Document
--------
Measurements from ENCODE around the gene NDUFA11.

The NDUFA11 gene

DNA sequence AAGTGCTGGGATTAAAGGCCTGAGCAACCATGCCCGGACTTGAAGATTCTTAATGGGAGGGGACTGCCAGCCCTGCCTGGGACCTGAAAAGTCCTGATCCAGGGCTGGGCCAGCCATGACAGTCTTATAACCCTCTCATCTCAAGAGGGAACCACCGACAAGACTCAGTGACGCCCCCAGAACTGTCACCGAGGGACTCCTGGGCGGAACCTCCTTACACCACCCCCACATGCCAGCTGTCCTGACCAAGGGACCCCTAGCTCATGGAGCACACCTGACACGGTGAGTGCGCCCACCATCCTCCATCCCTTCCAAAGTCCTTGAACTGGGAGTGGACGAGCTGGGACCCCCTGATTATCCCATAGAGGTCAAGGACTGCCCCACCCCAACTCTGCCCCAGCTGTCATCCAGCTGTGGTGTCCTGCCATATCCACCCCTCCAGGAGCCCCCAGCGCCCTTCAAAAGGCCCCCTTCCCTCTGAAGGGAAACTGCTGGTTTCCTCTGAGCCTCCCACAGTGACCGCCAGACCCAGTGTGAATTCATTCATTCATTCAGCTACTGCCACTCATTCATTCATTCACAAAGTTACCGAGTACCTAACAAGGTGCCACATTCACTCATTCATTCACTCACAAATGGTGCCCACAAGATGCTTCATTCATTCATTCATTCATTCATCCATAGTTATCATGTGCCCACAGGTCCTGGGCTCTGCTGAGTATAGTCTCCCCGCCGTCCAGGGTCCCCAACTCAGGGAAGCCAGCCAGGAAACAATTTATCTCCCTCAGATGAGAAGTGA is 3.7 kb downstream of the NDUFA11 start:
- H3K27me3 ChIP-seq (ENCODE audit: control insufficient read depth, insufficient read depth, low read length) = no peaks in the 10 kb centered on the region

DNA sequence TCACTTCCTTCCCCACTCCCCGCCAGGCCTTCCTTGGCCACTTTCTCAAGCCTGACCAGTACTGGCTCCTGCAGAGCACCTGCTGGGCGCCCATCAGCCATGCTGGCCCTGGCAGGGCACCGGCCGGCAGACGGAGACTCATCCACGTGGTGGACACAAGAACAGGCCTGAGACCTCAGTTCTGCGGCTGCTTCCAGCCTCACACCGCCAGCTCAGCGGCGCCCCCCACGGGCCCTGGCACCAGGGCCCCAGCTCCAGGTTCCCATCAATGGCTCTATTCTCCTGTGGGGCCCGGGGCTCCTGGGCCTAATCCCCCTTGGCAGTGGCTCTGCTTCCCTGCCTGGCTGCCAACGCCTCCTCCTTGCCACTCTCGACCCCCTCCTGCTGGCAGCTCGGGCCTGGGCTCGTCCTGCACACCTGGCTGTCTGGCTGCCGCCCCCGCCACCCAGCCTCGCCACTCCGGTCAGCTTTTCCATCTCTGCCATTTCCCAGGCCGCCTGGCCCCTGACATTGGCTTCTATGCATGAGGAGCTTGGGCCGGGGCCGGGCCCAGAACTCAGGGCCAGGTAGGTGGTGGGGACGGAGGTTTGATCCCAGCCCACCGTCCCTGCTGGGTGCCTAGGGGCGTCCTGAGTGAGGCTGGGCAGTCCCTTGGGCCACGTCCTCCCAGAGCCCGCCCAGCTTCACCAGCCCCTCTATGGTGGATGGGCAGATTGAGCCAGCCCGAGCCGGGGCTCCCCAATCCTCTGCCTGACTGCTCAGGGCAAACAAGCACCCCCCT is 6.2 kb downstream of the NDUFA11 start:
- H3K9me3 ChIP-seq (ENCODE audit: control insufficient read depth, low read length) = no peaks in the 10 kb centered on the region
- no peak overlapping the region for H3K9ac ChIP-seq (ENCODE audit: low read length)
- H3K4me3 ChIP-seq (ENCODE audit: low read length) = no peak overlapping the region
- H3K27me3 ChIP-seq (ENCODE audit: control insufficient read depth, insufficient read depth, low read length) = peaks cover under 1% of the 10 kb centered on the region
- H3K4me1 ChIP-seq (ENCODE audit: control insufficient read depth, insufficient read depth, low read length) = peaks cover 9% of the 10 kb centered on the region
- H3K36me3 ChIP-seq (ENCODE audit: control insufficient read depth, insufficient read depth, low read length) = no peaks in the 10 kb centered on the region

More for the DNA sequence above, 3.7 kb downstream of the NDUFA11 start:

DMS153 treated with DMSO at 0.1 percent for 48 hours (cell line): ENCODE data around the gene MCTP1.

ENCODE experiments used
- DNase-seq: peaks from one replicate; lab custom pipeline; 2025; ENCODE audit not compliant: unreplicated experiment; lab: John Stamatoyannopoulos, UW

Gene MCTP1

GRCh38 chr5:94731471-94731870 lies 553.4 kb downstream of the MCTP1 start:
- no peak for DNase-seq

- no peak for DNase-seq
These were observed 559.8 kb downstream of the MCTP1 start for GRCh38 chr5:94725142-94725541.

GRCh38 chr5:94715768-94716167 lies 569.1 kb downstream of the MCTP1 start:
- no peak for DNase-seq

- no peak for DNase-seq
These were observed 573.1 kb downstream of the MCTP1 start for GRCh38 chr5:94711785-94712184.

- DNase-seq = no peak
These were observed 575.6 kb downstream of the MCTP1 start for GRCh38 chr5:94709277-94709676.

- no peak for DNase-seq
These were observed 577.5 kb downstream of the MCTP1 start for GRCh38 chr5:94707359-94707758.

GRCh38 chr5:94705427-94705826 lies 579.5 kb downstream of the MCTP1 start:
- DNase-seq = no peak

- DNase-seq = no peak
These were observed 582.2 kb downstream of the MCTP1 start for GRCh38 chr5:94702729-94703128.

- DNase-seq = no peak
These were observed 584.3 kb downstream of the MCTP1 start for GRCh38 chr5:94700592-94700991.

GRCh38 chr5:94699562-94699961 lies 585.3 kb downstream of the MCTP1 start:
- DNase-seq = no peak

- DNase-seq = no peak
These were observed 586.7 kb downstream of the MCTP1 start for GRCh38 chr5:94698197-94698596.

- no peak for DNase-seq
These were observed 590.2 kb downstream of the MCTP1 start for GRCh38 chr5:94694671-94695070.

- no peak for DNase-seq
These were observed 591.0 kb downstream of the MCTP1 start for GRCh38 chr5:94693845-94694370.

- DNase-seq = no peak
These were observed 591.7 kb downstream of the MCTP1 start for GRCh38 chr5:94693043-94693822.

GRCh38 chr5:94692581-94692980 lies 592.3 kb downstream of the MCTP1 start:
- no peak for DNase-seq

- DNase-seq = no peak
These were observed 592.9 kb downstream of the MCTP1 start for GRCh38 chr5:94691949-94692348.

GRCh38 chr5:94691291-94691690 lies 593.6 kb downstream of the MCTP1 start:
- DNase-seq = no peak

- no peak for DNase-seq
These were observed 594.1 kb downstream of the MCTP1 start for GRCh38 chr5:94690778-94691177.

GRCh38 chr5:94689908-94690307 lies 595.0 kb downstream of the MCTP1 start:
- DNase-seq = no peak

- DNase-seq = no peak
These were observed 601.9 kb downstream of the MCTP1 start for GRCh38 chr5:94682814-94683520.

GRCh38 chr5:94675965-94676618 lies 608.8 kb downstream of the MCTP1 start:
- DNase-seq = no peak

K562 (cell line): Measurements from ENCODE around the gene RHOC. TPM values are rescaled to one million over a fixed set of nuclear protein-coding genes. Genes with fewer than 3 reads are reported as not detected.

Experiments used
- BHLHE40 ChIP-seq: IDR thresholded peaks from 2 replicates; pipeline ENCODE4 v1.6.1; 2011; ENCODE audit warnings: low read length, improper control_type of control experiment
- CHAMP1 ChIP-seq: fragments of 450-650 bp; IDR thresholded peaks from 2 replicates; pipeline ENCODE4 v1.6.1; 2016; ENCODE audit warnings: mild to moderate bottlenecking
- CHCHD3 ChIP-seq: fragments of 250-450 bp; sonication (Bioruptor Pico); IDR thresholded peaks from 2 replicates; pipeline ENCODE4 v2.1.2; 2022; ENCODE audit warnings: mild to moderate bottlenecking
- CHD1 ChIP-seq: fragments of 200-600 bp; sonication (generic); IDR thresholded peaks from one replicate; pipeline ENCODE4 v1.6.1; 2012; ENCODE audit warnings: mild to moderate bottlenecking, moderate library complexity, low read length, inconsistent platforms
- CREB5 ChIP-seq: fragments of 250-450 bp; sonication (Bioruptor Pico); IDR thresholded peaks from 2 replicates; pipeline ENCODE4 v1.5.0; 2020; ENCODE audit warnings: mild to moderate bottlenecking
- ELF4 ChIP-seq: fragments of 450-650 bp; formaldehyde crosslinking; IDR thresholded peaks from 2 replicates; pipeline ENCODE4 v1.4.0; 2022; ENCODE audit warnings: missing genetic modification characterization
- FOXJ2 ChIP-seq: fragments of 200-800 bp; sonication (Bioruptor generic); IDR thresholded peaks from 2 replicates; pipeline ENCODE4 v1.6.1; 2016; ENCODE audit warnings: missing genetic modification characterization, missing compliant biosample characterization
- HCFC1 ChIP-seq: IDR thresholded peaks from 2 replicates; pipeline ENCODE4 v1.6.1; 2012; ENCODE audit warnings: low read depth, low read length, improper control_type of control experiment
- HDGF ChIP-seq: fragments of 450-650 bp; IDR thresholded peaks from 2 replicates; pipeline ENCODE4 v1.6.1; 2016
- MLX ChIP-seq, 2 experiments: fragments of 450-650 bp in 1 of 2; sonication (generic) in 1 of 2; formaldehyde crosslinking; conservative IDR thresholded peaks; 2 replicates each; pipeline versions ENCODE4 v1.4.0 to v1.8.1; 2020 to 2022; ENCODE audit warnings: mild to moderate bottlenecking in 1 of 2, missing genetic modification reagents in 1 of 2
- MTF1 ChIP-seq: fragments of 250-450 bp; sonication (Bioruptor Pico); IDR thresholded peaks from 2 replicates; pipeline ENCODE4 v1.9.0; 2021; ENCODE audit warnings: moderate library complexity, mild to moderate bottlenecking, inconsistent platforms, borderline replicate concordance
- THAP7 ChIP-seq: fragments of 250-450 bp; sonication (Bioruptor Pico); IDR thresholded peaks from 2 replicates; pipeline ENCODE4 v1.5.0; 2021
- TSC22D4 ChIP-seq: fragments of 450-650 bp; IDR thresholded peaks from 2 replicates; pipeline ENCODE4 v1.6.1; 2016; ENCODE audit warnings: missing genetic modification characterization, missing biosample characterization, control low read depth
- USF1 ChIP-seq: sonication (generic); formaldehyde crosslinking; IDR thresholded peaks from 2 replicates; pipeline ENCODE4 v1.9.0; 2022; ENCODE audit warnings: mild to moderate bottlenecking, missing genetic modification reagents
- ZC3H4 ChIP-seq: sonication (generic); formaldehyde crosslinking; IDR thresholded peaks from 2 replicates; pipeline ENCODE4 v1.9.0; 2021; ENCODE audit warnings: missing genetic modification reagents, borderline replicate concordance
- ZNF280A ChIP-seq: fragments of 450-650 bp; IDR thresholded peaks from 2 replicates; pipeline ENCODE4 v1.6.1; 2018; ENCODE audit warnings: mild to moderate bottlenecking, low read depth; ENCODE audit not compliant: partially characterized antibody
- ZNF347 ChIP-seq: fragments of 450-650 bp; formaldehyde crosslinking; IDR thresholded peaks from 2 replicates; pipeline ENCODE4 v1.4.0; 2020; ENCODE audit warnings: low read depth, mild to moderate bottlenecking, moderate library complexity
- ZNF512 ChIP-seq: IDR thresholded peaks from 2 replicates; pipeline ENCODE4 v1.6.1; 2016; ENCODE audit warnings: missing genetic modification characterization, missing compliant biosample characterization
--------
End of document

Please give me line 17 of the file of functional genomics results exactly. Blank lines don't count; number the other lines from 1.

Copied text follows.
GRCh38 chr5:94731471-94731870 lies 553.4 kb downstream of the MCTP1 start: